As a parent of three kids, I know what it's like to walk through the steps I'm about to describe to you--the steps of figuring out when your child needs support...the steps of trying to find support that makes sense...and most importantly finding someone who understands what you are experiencing.
When your child heads to school, you hope they will love it!
Love their teacher. Love making new friends. Love learning.
Your child seems to be okay at school. You continue on with your other daily routines but your child is never too far from your mind. They get home from school and you ask them to tell you what they learned, who their friends are, and how they like their teacher.
It all seems good (you think) -- it will just take time, right?
Time passes and you have your first meeting with their teacher-- again everything seems okay. The teacher may suggest your child work on a few skills at home but no specific concerns are discussed.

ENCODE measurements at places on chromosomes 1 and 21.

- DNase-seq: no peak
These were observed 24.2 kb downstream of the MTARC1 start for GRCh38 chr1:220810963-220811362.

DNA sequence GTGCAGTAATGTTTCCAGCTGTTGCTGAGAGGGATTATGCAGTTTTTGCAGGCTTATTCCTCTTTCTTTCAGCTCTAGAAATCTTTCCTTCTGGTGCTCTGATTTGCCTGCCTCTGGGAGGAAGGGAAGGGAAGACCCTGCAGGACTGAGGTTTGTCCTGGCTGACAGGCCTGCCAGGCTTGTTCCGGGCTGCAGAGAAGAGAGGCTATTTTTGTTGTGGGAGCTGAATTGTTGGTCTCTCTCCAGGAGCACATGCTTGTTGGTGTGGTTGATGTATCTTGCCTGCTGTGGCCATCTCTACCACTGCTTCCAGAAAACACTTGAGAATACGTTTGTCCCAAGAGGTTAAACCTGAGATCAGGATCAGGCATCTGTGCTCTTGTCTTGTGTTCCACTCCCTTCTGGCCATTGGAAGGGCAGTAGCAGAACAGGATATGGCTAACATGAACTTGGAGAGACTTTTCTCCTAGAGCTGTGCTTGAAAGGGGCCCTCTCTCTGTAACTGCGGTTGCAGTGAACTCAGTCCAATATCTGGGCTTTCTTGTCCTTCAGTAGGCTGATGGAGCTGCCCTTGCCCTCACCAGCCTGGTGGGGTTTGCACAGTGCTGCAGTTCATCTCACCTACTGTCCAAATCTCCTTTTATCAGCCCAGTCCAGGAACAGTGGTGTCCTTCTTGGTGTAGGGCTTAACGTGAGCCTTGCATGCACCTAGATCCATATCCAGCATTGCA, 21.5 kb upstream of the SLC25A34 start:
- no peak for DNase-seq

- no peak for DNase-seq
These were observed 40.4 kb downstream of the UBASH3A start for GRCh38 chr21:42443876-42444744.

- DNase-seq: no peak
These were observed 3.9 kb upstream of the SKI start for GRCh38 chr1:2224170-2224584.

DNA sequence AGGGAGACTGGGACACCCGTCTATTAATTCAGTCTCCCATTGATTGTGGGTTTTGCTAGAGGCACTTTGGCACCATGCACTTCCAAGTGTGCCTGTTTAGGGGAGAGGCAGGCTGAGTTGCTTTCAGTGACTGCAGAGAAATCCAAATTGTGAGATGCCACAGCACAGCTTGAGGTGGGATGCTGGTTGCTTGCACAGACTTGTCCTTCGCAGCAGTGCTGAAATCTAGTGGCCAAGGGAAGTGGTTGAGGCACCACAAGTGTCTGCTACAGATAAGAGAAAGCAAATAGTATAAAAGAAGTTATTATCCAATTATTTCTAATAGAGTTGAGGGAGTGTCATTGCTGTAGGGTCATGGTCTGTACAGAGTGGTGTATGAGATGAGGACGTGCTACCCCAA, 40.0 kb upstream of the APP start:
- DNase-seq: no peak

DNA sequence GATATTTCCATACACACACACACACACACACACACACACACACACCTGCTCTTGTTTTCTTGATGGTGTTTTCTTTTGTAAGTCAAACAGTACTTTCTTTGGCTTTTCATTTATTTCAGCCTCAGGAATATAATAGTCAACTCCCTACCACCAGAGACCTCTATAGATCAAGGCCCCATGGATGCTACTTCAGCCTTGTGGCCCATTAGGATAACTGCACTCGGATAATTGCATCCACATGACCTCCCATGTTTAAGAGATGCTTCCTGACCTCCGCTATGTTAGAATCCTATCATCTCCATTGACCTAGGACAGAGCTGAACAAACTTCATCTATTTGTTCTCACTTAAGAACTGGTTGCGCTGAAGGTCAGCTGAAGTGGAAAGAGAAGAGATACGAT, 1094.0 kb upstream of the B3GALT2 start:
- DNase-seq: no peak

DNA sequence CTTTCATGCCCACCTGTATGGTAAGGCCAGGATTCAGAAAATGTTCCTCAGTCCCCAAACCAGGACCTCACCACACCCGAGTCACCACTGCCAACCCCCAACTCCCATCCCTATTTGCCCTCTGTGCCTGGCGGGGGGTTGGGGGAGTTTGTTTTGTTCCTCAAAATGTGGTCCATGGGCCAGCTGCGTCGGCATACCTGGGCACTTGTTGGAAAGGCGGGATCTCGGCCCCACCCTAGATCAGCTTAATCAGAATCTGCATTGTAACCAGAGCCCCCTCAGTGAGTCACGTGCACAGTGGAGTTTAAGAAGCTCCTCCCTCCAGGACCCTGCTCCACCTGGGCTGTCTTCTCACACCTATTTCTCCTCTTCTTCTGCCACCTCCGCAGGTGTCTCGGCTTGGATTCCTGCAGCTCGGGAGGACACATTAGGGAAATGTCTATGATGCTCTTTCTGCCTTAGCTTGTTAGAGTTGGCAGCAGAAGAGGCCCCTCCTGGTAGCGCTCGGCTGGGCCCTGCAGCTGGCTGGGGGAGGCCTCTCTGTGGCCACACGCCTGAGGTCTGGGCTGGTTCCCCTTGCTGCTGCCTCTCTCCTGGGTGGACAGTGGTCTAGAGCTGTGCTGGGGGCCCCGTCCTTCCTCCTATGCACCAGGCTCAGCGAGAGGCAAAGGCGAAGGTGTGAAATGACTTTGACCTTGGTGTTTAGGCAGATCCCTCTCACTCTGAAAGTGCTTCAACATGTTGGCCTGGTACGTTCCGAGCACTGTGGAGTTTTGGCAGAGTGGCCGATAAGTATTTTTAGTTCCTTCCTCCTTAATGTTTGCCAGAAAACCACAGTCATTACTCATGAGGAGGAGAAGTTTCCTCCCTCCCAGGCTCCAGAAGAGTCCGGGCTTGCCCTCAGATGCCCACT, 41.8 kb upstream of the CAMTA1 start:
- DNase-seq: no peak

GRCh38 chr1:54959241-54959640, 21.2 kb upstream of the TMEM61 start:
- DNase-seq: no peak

Your child has been at school for a while now. You start to notice that your child doesn't want to go to school. They don't seem to like school anymore and when you ask them to tell you what letters are in their name or identify a number, they seem to have difficulties with this.
Time continues and the school year is over. It was not an easy year. Your child doesn't really like school and you know they should be able to identify most letters or numbers, based on what the teacher tells you at the end of the year, but they can’t.
If you are at this point right now and your child has just started school again and the difficulties continue, it's time to look at ways to help your child learn in a way that they can feel successful. Many times the way we approach learning doesn't tap into the child's strengths and needs to help them learn.
I would love to connect with you if you feel you are in this place. Leave a comment below or send me a comment on the Get Started page.